Environmental seismic disturbances limit the sensitivity of LIGO gravitational wave detectors. Trains near the LIGO Livingston detector produce low frequency (0.5–
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Abstract ) ground noise that couples into the gravitational wave sensitive frequency band (10– $10\text{\hspace{0.17em}}\mathrm{H}\mathrm{z}$ ) through light reflected in mirrors and other surfaces. We investigate the effect of trains during the Advanced LIGO third observing run, and propose a method to search for narrow band seismic frequencies responsible for contributing to increases in scattered light. Through the use of the linear regression tool Lasso (least absolute shrinkage and selection operator) and glitch correlations, we identify the most common seismic frequencies that correlate with increases in detector noise as 0.6– $100\text{\hspace{0.17em}}\mathrm{H}\mathrm{z}$ , 1.7– $0.8\text{\hspace{0.17em}}\mathrm{H}\mathrm{z}$ , 1.8– $1.9\text{\hspace{0.17em}}\mathrm{H}\mathrm{z}$ , and 2.3– $2.0\text{\hspace{0.17em}}\mathrm{H}\mathrm{z}$ in the LIGO Livingston corner station. $2.5\text{\hspace{0.17em}}\mathrm{H}\mathrm{z}$ 
Control noise is a limiting factor in the lowfrequency performance of the Advanced Laser Interferometer GravitationalWave Observatory (LIGO). In this paper, we model the effects of using new sensors called Homodyne Quadrature Interferometers (HoQIs) to control the suspension resonances. We show that if we were to use HoQIs, instead of the standard shadow sensors, we could suppress resonance peaks up to tenfold more while simultaneously reducing the noise injected by the damping system. Through a cascade of effects, this will reduce the resonant crosscoupling of the suspensions, allow for improved stability for feedforward control, and result in improved sensitivity of the detectors in the 10–20 Hz band. This analysis shows that improved local sensors, such as HoQIs, should be used in current and future detectors to improve lowfrequency performance.more » « lessFree, publiclyaccessible full text available May 1, 2024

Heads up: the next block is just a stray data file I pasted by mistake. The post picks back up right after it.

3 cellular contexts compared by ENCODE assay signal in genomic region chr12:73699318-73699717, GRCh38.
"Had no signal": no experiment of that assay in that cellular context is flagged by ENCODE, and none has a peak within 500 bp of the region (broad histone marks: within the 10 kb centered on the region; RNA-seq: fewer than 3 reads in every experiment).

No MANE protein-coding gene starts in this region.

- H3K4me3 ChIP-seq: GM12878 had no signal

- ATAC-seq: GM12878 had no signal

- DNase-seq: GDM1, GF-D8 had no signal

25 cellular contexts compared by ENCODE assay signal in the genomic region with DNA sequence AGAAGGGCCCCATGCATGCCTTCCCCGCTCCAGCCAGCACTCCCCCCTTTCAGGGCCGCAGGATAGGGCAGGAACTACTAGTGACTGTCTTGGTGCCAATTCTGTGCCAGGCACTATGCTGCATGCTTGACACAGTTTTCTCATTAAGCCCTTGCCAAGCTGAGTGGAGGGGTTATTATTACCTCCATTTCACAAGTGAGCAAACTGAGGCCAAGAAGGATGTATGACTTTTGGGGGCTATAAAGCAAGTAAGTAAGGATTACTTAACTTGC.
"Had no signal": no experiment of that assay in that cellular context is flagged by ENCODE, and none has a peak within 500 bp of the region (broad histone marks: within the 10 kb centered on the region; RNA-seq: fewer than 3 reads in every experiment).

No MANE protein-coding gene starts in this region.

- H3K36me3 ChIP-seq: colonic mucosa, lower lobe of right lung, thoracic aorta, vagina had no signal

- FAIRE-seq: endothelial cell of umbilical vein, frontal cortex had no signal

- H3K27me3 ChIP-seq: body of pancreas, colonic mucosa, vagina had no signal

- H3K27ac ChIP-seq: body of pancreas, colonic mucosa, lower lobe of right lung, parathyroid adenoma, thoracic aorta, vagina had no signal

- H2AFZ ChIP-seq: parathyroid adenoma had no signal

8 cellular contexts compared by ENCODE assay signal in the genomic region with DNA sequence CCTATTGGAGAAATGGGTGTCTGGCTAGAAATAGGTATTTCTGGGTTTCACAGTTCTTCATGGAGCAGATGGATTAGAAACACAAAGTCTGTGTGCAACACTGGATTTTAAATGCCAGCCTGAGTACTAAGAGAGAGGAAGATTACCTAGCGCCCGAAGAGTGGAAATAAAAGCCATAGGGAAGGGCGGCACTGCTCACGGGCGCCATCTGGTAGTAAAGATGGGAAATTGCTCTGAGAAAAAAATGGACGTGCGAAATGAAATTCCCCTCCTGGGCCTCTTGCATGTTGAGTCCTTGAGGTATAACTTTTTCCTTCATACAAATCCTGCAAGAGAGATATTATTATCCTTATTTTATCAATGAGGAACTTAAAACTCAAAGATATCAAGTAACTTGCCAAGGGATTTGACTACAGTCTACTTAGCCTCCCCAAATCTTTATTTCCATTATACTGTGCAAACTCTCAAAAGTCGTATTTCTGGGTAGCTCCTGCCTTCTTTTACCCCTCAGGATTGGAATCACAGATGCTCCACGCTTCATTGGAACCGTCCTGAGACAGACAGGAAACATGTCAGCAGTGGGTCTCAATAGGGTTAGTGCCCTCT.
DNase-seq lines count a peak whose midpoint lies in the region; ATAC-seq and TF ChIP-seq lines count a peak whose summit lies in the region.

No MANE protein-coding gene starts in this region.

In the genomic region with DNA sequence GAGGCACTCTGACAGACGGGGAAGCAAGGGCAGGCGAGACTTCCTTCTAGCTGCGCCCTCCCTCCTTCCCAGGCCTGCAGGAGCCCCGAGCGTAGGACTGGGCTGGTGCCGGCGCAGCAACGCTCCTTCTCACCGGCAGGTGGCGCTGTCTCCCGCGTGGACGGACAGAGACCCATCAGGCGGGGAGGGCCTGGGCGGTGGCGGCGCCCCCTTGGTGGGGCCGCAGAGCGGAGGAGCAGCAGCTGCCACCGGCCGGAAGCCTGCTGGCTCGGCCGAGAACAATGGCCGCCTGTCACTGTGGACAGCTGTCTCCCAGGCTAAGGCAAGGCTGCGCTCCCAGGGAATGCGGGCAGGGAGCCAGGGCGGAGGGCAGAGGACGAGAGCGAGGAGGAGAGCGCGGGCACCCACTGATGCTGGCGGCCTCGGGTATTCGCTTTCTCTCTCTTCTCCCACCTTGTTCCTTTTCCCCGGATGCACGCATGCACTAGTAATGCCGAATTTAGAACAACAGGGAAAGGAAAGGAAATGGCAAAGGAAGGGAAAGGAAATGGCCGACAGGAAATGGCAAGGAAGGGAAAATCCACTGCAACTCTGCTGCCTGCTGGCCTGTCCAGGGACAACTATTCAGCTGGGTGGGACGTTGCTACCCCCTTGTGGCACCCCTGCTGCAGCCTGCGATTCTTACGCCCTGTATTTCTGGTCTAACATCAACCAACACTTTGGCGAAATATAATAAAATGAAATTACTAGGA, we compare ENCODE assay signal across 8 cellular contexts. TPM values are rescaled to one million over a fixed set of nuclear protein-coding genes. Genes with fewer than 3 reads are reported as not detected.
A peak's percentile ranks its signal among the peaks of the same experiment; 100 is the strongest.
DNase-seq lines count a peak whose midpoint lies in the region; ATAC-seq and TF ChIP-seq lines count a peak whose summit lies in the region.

Free, publiclyaccessible full text available May 1, 2024

Abstract We search for gravitationalwave (GW) transients associated with fast radio bursts (FRBs) detected by the Canadian Hydrogen Intensity Mapping Experiment Fast Radio Burst Project, during the first part of the third observing run of Advanced LIGO and Advanced Virgo (2019 April 1 15:00 UTC–2019 October 1 15:00 UTC). Triggers from 22 FRBs were analyzed with a search that targets both binary neutron star (BNS) and neutron star–black hole (NSBH) mergers. A targeted search for generic GW transients was conducted on 40 FRBs. We find no significant evidence for a GW association in either search. Given the large uncertainties in the distances of our FRB sample, we are unable to exclude the possibility of a GW association. Assessing the volumetric event rates of both FRB and binary mergers, an association is limited to 15% of the FRB population for BNS mergers or 1% for NSBH mergers. We report 90% confidence lower bounds on the distance to each FRB for a range of GW progenitor models and set upper limits on the energy emitted through GWs for a range of emission scenarios. We find values of order 10^{51}–10^{57}erg for models with central GW frequencies in the range 70–3560 Hz. At the sensitivity of this search, we find these limits to be above the predicted GW emissions for the models considered. We also find no significant coincident detection of GWs with the repeater, FRB 20200120E, which is the closest known extragalactic FRB.